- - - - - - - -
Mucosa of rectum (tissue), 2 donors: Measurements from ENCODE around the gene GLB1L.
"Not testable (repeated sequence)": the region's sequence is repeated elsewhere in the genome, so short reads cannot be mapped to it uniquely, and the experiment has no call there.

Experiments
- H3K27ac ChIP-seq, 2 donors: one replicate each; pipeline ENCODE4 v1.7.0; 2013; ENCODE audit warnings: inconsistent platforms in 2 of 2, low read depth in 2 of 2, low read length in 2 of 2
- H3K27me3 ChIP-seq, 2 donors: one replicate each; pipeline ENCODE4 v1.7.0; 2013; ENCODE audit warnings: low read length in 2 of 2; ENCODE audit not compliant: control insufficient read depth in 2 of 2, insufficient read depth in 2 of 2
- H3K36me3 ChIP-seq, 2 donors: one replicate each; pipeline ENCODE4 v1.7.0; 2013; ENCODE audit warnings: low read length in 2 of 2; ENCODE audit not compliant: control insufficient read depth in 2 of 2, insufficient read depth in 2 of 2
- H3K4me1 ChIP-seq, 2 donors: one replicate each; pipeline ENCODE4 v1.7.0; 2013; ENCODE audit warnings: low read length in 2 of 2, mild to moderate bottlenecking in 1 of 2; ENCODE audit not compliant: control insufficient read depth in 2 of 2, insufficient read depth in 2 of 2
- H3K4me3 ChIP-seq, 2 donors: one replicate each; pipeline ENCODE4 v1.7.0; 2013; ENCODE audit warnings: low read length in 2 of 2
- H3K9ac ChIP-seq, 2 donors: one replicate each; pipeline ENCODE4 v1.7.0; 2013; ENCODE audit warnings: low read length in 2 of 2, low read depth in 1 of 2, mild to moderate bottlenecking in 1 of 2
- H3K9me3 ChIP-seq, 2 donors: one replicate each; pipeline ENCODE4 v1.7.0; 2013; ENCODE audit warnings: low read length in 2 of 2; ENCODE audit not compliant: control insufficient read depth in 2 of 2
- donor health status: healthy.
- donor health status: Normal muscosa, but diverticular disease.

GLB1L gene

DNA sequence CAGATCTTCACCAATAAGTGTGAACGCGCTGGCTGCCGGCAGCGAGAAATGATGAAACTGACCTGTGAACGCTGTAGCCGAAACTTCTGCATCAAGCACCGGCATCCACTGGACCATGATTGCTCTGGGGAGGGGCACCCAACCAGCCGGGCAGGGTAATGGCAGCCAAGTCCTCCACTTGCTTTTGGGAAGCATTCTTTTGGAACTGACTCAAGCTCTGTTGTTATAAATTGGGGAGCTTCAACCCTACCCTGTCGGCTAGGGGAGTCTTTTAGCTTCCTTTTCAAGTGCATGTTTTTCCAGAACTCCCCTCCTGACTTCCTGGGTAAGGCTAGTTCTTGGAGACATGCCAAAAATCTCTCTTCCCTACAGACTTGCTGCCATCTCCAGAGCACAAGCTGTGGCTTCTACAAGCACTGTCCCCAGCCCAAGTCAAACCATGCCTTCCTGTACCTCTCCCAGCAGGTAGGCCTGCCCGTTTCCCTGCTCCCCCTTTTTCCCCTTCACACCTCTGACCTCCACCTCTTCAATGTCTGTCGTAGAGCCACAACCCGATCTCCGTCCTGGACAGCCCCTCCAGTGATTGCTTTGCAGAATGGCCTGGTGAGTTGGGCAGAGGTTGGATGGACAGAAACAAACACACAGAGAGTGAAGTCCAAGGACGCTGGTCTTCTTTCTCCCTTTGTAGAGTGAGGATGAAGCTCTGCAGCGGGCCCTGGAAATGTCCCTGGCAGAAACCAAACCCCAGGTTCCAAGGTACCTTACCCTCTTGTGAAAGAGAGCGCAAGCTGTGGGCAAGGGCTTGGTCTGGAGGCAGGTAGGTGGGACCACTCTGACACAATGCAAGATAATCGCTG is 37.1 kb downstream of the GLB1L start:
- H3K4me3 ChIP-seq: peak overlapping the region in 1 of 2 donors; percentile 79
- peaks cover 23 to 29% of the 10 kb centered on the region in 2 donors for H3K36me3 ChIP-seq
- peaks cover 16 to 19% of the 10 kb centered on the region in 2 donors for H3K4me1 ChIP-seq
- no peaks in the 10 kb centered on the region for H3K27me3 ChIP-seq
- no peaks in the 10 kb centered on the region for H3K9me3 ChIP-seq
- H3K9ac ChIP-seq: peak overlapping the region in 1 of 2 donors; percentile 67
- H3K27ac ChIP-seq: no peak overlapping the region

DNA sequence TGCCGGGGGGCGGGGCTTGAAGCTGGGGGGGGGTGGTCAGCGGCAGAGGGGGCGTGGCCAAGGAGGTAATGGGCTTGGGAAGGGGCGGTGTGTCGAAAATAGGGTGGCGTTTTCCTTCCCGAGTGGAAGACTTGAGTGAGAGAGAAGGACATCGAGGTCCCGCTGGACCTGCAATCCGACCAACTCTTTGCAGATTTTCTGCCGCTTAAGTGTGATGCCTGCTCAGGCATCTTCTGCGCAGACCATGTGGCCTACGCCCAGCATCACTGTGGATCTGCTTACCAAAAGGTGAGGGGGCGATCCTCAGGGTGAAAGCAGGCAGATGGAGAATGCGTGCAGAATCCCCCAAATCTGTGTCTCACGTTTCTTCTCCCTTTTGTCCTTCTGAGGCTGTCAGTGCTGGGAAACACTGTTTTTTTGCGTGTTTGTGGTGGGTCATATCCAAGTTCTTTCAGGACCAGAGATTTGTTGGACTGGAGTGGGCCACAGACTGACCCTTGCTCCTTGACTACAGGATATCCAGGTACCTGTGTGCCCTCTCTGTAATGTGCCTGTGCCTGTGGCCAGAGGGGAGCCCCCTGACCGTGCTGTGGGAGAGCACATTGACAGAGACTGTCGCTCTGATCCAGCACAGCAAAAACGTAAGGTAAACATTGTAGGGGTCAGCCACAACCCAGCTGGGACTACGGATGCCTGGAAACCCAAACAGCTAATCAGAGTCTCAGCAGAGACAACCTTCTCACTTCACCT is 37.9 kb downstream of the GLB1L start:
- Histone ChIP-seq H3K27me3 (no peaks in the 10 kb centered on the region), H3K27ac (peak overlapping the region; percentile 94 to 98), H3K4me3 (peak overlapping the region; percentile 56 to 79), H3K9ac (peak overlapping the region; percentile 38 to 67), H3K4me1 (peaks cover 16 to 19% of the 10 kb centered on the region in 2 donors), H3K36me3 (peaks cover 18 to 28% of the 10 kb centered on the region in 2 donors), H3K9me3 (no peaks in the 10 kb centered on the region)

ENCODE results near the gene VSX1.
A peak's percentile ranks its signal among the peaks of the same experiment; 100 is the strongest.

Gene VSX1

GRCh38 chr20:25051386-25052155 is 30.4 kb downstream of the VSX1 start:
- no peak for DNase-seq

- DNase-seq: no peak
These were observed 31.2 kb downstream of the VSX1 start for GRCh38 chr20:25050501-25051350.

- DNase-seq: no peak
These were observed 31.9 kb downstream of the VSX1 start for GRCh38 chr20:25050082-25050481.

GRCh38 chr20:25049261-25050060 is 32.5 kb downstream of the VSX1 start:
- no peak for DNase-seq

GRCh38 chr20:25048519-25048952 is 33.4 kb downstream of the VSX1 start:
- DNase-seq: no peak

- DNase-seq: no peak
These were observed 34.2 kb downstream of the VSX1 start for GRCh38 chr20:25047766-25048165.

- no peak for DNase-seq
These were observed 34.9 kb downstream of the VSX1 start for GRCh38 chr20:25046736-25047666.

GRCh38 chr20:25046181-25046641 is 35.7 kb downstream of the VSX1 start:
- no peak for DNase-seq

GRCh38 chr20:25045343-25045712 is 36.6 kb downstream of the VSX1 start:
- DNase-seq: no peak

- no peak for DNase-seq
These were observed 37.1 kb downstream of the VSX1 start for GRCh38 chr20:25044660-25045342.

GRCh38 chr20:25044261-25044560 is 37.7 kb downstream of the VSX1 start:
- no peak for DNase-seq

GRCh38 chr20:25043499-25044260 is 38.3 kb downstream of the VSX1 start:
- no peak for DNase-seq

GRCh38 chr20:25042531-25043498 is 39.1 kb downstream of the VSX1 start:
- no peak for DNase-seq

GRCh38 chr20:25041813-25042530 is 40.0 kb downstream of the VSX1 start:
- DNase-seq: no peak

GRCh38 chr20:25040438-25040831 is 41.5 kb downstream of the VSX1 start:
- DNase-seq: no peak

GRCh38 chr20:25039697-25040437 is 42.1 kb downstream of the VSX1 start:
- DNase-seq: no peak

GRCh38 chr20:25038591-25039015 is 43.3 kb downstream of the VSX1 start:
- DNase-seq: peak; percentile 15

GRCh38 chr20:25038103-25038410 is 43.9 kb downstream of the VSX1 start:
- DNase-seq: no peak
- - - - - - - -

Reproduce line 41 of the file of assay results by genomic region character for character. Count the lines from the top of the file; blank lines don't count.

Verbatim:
GRCh38 chr20:25046181-25046641 is 35.7 kb downstream of the VSX1 start: